Most of the architects I have known are not comfortable with codes. They want to comply with applicable codes, but they find them confusing, tedious, contradictory, or even frightening. Codes are always being revised or superseded. It takes time to determine how a combination of applicable codes can be reasonably applied to a particular building type and scale, and it seems that the codes are changed almost as soon as the architect reaches a level of comfort with the requirements.
One of the reasons that it takes more than a little time to determine the application of codes to a specific project is that codes tend to be dense and voluminous texts that are full of “fine print”, numerous exceptions and cross references, and hierarchies that are hard to follow (i.e., “Which article has precedence in this situation?”). Further, the architect is usually charged by statute with the professional responsibility to account for the application of numerous, differing codes – on the same project. In some cases, state or local authorities have adopted parts of different codes that cover similar matters, adding their own hierarchies to interpretation of requirements, and the architects are challenged with having to determine how to resolve gaps and conflicts that have not been addressed by the state or local authorities. Codes that include graphic illustrations of requirements are generally easier for architects to understand, because many – if not most – architects tend to think graphically. In that regard, accessibility guidelines that rely on graphic illustrations have been much easier to follow than text-only codes. Code commentaries or handbooks such as those available from ICC and NFPA can be more useful than the codes themselves due to the use of graphic illustrations. Graphic illustrations can also be enlightening for code writing authorities where the illustrations are intended to cover typical conditions, and the pictures themselves may raise questions that are then considered and addressed by the authorities.
Another challenge for architects is how to satisfy the professional responsibility to apply code requirements in those situations where less than full design services are contracted. If contracted services are limited to preliminary phases of design or other design iterations that exclude detailed drawings and specifications, how should the architect account for code requirements in the preliminary design phases, and how should the architect account for code requirements that would normally be applied to the development of detailed plans and specifications? How should the architect alert the owner (and/or contractor) of the need for the owner or contractor to complete the process of code compliance related to parts of the design that are beyond the architect’s contracted scope of services?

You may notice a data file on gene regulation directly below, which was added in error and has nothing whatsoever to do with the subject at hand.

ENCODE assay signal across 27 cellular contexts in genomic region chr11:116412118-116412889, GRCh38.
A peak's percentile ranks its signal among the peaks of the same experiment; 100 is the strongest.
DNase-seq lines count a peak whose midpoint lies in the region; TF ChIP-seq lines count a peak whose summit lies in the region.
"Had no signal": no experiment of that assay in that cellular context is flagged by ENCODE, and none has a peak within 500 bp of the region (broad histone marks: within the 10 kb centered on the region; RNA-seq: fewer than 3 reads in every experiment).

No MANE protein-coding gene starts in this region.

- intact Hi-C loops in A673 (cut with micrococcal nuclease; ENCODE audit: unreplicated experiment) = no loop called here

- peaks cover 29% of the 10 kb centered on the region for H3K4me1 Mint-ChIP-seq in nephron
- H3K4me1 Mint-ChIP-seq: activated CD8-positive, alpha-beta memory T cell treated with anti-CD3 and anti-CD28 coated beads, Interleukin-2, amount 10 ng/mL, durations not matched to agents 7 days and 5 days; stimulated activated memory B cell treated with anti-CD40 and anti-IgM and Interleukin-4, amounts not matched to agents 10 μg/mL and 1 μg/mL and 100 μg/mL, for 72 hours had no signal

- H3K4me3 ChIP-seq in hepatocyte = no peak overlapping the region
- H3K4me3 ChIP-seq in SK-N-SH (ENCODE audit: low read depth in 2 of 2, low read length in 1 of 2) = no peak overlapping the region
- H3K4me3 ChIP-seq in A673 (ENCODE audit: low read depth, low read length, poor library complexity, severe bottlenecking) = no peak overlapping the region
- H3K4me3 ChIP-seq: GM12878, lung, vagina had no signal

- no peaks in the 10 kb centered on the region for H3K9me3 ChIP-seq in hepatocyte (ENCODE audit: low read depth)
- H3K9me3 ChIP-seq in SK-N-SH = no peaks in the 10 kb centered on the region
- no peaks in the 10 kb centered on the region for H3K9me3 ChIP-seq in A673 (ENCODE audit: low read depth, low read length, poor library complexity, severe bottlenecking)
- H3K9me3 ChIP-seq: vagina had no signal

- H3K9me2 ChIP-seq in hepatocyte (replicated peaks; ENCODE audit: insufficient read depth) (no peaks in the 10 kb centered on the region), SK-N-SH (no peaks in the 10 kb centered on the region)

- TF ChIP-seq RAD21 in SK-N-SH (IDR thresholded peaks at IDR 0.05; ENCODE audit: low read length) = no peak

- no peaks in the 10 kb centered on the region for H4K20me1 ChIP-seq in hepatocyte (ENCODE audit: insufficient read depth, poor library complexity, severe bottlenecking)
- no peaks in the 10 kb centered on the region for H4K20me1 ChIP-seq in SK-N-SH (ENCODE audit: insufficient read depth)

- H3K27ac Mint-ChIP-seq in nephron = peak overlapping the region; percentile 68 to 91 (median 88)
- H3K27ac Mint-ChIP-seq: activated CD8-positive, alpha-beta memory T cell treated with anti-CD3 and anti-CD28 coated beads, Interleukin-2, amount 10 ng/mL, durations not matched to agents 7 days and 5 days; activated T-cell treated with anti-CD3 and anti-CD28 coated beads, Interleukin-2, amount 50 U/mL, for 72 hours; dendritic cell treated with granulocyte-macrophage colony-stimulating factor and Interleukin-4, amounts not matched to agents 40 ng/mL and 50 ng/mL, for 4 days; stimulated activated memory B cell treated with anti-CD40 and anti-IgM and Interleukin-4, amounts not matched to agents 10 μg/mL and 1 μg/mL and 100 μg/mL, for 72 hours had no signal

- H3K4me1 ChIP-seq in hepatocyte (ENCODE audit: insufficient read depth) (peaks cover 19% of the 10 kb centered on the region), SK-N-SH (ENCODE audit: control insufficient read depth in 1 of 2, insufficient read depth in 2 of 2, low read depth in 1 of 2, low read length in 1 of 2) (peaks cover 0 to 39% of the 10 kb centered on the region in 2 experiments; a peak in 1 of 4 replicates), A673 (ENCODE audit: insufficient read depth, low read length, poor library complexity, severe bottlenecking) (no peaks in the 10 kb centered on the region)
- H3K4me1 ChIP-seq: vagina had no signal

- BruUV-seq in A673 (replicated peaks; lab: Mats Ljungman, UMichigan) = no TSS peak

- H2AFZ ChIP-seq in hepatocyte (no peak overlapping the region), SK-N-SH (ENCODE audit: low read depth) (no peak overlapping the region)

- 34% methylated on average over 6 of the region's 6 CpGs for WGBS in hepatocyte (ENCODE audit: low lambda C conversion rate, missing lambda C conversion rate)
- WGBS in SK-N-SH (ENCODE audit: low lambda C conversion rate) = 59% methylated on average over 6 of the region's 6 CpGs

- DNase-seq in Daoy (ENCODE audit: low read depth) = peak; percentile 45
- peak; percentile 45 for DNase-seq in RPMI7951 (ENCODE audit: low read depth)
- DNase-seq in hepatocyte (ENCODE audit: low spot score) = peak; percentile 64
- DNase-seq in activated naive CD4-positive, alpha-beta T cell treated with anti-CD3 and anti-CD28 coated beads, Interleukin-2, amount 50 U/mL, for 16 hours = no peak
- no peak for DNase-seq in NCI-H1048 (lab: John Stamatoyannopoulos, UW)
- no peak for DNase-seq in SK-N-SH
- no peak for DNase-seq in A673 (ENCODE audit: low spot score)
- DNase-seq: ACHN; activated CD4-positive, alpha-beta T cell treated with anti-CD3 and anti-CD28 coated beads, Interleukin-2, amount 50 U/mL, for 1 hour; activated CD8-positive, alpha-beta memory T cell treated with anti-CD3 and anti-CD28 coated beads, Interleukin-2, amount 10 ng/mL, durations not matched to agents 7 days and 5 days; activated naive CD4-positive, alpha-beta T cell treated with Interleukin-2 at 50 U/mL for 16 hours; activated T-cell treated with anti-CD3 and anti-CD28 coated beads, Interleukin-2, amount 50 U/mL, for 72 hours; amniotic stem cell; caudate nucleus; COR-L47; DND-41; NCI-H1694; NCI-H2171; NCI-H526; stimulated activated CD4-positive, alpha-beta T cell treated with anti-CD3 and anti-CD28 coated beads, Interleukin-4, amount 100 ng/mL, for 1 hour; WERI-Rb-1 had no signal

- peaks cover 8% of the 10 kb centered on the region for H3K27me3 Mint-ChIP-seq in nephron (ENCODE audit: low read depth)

I recall the advice or direction of one architect employer to make sure that what you do show on drawings is correct. His comment was not really focused on codes, but it could be applied to the question of code compliance in preliminary design. The code requirements to be considered in preliminary design tend to be large scale matters that would govern detailed development of a design in later phases. For example, a schematic design would consider zoning regulations such as building setbacks and building height and also allowable area and height as established by the applicable building code for the intended building use. That would be an appropriate design phase for consideration and documentation of building code construction type. The preliminary code analysis should reveal any applicable requirement for fire walls to divide the project into ‘technically’ separate buildings, and appropriate locations for such fire walls could be shown diagrammatically on the preliminary plans together with notation referencing the specific code provisions that would govern development of detailed design in a later phase. If it is not practical to even approximately locate such fire walls diagrammatically, those applicable code requirements should be included in notes that relate to the schematic plans. A similar approach can be followed for other code considerations that relate to the preliminary design, such as wheelchair accessible entrances that will require detailed design (e.g., accessible ramps, railings, door approaches, hardware, etc.) in subsequent design phases. Following this approach, each design phase would include code information appropriate to the phase and an indication of further design that is required in a subsequent phase.
One good reason to develop a comprehensive preliminary design approach to code compliance is to lay the groundwork for subsequent design development and documentation that will be performed by staff in the same office or on the same team. Another, perhaps more significant reason, is that architects are sometimes invited to defend themselves against claims of noncompliance where their services were limited to preliminary design and the code matters in question would customarily be applied to a later design phase (e.g., detailed construction documents). While an argument of exclusion by agreement may be valid, the time and cost to wage the argument after the fact may be a greater problem, especially if the project owner has encountered either an unexpected and costly construction change or post-construction change after the architect was dismissed from the project.